Wednesday, December 9, 2009
More new old loot and new challenges
Thought I'd show you the best of the latest haul from my favourite charity shop. I've discovered something - they hide all the trendy stuff on the 'teen rack'. Perhaps I'm totally self deluded and just a complete "mutton dressed as lamb" but most of the clothes on this rack seem pretty adult-appropriate to me (and in adult sizes too) - ?! If the op-shop ladies think that these clothes are only appropriately worn by those less than 20 years of age they must think I'm a complete tramp! Oh well.
Have to confess to having my resolve not to buy new things a bit tested of late. I've just found out that two of my favourite female musicians - Norah Jones and Angie Hart - are bringing out new albums. Oh the pain! Its made me think more about my friend M's comment about how art should be exempt from my pledge.....I do want to support these artists, but there's still no denying there's a heck of a lot of embodied energy in a compact disc. Hmmm. Perhaps a good compromise would be to forego the CD (for now) but promise to try to make the show when they tour? (if either of them come to Perth that is - ha ha). I've heard that musicians make most of their money from the touring anyway (not from CDs - apparently most of this money goes to the record company).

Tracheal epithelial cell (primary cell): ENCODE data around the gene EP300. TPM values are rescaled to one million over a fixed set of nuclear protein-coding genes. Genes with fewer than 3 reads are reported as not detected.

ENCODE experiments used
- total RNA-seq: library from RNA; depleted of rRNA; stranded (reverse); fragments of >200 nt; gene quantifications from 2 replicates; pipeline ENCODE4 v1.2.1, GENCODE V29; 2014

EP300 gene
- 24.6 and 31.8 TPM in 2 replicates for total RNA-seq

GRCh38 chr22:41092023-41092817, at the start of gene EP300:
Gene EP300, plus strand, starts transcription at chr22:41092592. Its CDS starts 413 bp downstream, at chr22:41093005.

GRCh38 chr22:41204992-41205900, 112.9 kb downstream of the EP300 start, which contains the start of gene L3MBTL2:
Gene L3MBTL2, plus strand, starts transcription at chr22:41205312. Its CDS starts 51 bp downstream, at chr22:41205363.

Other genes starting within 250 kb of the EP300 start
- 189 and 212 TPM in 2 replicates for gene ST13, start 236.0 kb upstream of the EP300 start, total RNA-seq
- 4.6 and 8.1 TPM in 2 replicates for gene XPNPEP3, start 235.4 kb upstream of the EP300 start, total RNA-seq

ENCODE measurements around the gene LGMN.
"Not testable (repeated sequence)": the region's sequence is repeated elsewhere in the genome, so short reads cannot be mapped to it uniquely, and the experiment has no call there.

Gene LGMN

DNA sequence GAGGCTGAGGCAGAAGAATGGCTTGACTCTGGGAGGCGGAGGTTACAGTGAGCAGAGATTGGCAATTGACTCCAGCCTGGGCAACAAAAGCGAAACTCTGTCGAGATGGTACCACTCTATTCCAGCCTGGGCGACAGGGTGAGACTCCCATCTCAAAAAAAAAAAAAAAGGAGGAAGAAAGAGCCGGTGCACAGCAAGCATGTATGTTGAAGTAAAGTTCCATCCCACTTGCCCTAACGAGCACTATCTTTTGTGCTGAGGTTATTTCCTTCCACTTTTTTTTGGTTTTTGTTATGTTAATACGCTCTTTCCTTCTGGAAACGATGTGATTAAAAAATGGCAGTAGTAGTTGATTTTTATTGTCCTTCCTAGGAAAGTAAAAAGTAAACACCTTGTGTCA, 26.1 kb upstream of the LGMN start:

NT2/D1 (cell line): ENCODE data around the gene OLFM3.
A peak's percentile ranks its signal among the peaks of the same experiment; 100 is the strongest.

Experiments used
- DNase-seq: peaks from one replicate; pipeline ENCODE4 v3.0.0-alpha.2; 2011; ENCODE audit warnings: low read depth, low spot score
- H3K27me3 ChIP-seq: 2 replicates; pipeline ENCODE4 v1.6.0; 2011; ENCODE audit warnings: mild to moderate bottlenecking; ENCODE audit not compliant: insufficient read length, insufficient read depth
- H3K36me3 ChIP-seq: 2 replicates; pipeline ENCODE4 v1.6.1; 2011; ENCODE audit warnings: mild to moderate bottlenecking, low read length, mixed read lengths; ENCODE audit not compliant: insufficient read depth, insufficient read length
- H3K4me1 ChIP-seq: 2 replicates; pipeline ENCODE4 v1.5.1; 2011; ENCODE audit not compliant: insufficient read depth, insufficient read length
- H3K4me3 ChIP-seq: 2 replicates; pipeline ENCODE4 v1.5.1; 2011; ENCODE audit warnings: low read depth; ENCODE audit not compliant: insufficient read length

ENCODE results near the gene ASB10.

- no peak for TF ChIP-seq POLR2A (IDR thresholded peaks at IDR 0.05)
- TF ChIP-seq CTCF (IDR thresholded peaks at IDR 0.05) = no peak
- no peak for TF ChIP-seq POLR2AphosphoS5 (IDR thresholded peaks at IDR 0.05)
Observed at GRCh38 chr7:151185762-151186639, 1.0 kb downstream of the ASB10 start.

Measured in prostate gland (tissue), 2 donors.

If anyone else is also needing a bit of encouragement to stay on the sustainability bandwagon, I thought I might share a bit of this with you....Earlier this week the ABC Radio National's Book Show broadcast a recording of the esteemed Sir Nicholas Stern giving a presentation at The Times Cheltenham Literature Festival. I'd urge you to download the full audio yourself (see link below), but the main message that I took away from the presentation was this:
There is a 50% chance that, by the end of this century, there will be a 5 degree celsius rise in global temperatures (in comparison to pre-Industrial times).
The effect of this temperature rise on the world's water will be the main problem, resulting in the displacement of 100s of millions of people. For example, Bangladesh will be underwater. In Sir Stern's words, these shifts will bring about "a severe, prolonged global conflict" which will be "catastrophic" and that "the idea that we will adjust to whatever comes along is...fatuous". Scary, huh? And how do we avoid this? According to Sir Stern, in order to hold global temperature rises below 2 degrees celsius (the threshold for big risks of catastrophe), the developed world needs to cut their carbon emissions by 80% per capita - 80%!
Fingers crossed for Copenhagen, huh?